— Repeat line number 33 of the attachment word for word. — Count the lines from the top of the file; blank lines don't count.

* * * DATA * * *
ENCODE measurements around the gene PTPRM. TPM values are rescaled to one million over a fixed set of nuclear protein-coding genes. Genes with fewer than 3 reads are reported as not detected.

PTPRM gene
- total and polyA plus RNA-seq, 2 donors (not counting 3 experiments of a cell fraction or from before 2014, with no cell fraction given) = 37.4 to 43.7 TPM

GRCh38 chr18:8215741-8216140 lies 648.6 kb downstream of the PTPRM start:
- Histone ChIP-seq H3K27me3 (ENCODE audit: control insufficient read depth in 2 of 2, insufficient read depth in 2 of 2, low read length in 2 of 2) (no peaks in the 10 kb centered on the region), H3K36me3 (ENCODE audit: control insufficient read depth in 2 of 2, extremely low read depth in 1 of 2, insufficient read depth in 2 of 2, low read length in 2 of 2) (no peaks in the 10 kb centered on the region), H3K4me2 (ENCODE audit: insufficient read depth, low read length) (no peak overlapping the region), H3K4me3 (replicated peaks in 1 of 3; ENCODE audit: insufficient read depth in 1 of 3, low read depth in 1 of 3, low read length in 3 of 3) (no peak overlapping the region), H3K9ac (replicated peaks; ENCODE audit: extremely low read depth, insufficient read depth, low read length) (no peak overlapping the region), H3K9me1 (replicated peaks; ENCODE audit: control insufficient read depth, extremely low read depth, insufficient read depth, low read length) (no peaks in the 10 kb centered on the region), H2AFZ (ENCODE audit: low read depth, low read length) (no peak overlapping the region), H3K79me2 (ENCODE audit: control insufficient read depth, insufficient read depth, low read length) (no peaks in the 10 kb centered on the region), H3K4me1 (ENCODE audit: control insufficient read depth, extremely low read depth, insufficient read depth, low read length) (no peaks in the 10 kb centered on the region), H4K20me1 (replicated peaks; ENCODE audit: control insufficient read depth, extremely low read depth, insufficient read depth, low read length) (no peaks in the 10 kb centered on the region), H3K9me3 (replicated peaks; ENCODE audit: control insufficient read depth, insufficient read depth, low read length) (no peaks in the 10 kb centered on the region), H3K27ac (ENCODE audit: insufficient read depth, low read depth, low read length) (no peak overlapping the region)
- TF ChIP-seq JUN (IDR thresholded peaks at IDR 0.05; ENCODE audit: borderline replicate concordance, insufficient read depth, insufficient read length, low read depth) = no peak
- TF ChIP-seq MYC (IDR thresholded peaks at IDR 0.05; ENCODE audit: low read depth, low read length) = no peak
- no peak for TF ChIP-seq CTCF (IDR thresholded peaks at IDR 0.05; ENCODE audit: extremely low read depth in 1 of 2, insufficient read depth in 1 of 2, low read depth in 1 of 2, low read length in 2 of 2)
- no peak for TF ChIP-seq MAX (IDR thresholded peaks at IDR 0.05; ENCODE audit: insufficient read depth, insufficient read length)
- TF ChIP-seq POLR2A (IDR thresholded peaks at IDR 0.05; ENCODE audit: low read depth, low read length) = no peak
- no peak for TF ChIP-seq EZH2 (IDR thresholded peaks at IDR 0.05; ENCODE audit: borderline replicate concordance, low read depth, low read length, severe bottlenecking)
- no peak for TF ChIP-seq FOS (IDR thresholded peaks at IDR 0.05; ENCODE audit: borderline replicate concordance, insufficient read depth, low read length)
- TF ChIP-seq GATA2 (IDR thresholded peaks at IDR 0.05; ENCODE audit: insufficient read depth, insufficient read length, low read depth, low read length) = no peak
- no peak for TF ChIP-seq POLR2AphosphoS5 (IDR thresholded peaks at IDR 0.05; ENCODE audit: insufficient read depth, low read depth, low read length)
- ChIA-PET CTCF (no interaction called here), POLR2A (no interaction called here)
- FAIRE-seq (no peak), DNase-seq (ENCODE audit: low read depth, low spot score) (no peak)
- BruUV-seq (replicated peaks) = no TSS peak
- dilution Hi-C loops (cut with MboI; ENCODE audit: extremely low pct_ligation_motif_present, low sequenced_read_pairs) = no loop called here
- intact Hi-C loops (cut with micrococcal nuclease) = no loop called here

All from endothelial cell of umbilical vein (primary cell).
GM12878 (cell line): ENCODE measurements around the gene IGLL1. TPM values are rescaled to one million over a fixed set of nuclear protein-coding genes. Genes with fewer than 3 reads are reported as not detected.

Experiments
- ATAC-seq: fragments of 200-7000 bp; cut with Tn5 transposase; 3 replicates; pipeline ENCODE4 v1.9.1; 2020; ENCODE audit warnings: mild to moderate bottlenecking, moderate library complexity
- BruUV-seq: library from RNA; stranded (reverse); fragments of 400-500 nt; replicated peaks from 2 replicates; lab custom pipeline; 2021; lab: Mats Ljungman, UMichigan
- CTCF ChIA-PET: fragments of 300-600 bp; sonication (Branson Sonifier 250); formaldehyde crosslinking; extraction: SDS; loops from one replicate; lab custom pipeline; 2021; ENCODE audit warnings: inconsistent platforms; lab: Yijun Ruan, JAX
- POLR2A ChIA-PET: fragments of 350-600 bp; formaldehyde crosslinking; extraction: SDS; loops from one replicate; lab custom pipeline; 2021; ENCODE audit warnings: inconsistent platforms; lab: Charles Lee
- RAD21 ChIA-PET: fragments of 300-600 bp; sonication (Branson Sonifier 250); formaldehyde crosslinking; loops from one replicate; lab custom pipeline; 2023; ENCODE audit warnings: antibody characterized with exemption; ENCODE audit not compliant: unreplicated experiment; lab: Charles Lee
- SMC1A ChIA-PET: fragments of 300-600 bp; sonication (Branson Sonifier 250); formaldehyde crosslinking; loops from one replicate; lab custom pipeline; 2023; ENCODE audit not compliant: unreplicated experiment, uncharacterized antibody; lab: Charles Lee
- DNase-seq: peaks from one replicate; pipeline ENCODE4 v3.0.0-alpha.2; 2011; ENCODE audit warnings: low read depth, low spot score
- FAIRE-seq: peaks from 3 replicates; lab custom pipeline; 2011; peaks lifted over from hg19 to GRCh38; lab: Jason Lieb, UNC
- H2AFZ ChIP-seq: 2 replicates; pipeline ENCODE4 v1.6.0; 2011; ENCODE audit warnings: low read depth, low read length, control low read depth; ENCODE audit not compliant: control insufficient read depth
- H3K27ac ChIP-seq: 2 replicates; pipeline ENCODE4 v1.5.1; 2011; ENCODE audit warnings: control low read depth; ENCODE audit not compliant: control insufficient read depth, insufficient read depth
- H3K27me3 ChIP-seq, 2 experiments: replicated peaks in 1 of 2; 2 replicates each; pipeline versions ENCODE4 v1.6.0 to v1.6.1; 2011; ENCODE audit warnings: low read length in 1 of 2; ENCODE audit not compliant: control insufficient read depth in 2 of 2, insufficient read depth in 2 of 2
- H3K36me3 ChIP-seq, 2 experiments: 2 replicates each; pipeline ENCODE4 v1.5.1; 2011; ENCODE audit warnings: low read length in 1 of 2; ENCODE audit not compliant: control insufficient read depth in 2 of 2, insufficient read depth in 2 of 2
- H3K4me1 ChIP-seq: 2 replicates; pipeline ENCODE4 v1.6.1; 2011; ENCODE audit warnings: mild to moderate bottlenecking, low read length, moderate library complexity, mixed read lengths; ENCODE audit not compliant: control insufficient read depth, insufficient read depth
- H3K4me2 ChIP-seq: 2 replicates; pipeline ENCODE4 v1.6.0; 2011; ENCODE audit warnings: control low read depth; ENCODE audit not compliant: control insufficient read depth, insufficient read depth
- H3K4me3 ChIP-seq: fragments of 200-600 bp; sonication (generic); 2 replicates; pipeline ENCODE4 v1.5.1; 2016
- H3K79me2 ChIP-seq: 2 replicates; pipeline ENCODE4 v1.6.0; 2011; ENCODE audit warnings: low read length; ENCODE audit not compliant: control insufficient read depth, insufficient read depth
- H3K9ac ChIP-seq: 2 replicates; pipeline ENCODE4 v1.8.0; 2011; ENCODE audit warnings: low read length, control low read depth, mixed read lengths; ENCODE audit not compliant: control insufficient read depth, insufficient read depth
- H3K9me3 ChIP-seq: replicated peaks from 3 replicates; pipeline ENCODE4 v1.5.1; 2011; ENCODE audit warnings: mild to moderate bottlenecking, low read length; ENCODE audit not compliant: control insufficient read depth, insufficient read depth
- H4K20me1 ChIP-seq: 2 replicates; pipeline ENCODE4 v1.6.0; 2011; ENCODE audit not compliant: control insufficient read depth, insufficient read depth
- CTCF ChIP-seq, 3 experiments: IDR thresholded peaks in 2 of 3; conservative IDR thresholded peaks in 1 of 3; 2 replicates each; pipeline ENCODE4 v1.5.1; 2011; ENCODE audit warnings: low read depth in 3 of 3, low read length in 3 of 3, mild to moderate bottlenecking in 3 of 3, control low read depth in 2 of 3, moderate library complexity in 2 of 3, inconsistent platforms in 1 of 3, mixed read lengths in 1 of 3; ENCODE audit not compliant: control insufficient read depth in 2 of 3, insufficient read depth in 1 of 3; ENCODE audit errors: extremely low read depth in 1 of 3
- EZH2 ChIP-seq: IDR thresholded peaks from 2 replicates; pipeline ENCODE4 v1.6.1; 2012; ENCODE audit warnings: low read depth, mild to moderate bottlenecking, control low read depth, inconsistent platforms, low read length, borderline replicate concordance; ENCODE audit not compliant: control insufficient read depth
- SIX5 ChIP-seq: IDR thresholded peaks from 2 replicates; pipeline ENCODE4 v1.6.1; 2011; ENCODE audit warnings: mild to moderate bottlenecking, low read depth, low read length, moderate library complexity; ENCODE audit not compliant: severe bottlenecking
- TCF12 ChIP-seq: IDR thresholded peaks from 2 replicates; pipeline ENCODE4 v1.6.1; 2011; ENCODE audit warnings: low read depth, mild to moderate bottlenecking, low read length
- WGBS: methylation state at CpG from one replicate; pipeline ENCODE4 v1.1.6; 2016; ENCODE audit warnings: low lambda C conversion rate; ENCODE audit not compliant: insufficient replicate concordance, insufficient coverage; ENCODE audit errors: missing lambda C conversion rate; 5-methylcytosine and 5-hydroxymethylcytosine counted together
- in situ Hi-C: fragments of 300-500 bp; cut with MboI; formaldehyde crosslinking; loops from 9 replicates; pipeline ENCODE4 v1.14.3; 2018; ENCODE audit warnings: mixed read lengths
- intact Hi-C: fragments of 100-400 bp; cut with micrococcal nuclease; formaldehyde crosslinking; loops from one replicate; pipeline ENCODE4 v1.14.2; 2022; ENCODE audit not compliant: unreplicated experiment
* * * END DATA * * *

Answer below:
- H3K27me3 ChIP-seq, 2 experiments: replicated peaks in 1 of 2; 2 replicates each; pipeline versions ENCODE4 v1.6.0 to v1.6.1; 2011; ENCODE audit warnings: low read length in 1 of 2; ENCODE audit not compliant: control insufficient read depth in 2 of 2, insufficient read depth in 2 of 2